Scotland’s rural economy is back in business as grouse hunting season begins

Scotland’s rural economy is ‘back to business’ with the Glorious 12th marking the return of the annual grouse hunting season after two difficult years due to the pandemic.

Game wardens at estates across Scotland said the significance of the glorious 12 should ‘not be underestimated’ this year as many lodges and local businesses welcome locals and international tourists alike.

Ross Ewing, moorland manager at Scottish Land and Estates, said August 12 – the traditional start date of the season – marks a “vital extension” to the tourist season.

Mike Wimberley while filming on the moors of Dunkeld, Perthshire (Jane Barlow/PA)

“Rural businesses need trade now more than ever, and the return of international visitors to Scotland’s iconic moorlands is an important lifeline that will see many through what is shaping up to be a tough winter,” a- he declared.

“The importance of the glorious 12 this year should not be underestimated.

“Research has shown that grouse hunting consistently generates higher local and regional levels of expenditure than other comparable land uses, making it a vital cornerstone of the rural economy that supports more jobs through hectare than other sectors.

“Improving grouse numbers and a pent-up thirst for grouse shooting from international visitors mean this year is shaping up to be a good one – not just for those who shoot, but for rural workers and businesses who are supported by one of Scotland’s most important rural areas’.

Game wardens say they are eager to welcome international tourists again after the pandemic.

The Glorious 12
A shooting party on the glorious 12, the official start of the grouse season (Jane Barlow/PA)

The chief caretaker at Forneth Farm in Perthshire, Craig Brown, said the season would give the local economy “a real boost”.

He said: “Rural communities and businesses such as hotels, pubs, restaurants and suppliers will all benefit from more people coming to Scotland.

“Most estates will be finalizing their filming schedule for the season with reports of large group bookings. Last year the uncertainty caused by travel restrictions and poor weather conditions took an impact and we are glad to see things bounce back.

Chloe Forbes, 27, from Perthshire, was part of one of the first parts of filming on See Far Hill at Forneth Farm.

She said: “We are all very happy to be back on the Hill this year and to know what it means to so many people in rural communities.”

The Glorious 12
Grouse in flight on the Perthshire moors (Jane Barlow/PA)

Shooting parties also went to the North Yorkshire Moors near Whitby, where country sports enthusiasts put gun dog trainers and their dogs through their paces, pointing and retrieving grouse.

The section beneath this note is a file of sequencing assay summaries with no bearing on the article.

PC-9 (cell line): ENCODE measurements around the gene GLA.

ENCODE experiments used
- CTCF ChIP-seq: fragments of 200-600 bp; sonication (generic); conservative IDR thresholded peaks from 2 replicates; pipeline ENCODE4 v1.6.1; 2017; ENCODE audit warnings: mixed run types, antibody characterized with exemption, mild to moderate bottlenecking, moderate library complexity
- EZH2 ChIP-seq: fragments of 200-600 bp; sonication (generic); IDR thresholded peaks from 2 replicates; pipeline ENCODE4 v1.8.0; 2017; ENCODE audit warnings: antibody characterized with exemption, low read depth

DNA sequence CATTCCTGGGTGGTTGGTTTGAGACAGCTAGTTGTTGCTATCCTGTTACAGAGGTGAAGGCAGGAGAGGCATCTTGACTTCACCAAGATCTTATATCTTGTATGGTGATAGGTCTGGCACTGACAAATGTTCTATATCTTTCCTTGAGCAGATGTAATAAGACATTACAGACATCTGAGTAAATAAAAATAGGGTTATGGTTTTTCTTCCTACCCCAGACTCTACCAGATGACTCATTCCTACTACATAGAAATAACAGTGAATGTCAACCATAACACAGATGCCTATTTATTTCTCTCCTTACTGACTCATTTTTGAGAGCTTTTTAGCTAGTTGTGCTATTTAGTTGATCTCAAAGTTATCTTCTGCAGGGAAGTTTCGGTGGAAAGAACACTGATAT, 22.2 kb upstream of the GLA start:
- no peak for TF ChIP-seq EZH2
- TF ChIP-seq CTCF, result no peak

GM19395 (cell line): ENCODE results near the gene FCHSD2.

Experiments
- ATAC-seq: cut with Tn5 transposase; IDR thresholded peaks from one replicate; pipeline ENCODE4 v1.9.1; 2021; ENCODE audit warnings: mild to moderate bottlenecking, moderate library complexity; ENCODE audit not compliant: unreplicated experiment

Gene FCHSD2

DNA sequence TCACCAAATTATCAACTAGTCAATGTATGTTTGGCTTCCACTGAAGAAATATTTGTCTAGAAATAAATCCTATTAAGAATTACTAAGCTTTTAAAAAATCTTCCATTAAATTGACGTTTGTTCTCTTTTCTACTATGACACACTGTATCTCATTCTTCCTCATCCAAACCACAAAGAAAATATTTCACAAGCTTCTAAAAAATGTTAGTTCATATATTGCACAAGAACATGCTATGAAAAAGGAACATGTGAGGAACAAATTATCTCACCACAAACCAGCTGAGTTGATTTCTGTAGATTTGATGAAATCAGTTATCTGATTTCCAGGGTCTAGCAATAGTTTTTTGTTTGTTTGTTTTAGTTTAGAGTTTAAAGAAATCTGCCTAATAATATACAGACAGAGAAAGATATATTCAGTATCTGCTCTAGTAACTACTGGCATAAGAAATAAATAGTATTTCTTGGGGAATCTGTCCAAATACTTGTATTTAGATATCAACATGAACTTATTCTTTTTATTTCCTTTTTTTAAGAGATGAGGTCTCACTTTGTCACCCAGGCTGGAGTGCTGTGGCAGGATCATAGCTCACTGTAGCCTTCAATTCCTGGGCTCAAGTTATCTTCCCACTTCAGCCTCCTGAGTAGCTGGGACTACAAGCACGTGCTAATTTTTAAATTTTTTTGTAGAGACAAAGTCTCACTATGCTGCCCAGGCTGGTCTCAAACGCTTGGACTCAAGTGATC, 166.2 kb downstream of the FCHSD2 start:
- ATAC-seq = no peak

Chief goalkeeper Mark Taylor said: “It’s a huge boost for everyone in the region to see a normal shooting season begin. It means so much to people from different walks of rural life.

“We are looking forward to bringing everyone together as well as the shooting groups who come from all over Europe and further afield in the moors of northern England.”

Lucie Hustler of the Norfolk and Suffolk Field Trials Club was one of the first on the moors on Friday morning with her two-year-old German Shorthaired Pointer Oxo.

The Glorious 12
Shooting parties also traveled to the North Yorkshire Moors (Owen Humphreys/PA)

She said: ‘The heather clad North York Moors have never looked better and our dogs feel right at home here.

“We all know how important grouse hunting is and the benefits it brings to hotels and businesses, as well as its positive contribution to habitat and species conservation.”

Tay House, a sporting lodge in Dunkeld, Perthshire, benefits hugely from the grouse season.

This year it is hosting filming parties from home and abroad, including a group of 16 Americans.

Three local group bookings this season are estimated to generate over £210,000 for Dunkeld’s economy.

The Glorious 12
Shooting parties boost local economies (Jane Barlow/PA)

Tay House owner Mike Smith said: ‘Our business is built around the fishing trade and tourism throughout the spring and summer months, which then revolves around the grouse and grouse season. pheasants during the fall and winter months.

“We are dependent on rural tourism, particularly the country sports sector during the off season from September to December, without this we simply could not operate as a business.

“The shooting season is vitally important to so many rural businesses and villages like Dunkeld. It enables a rural way of life and generates a real sense of community.

About Keneth T. Graves

Check Also

Off-farm income is increasingly important to the agricultural and rural economy

Enter Wall Street with StreetInsider Premium. Claim your one week free trial here. DENVER, Sept. …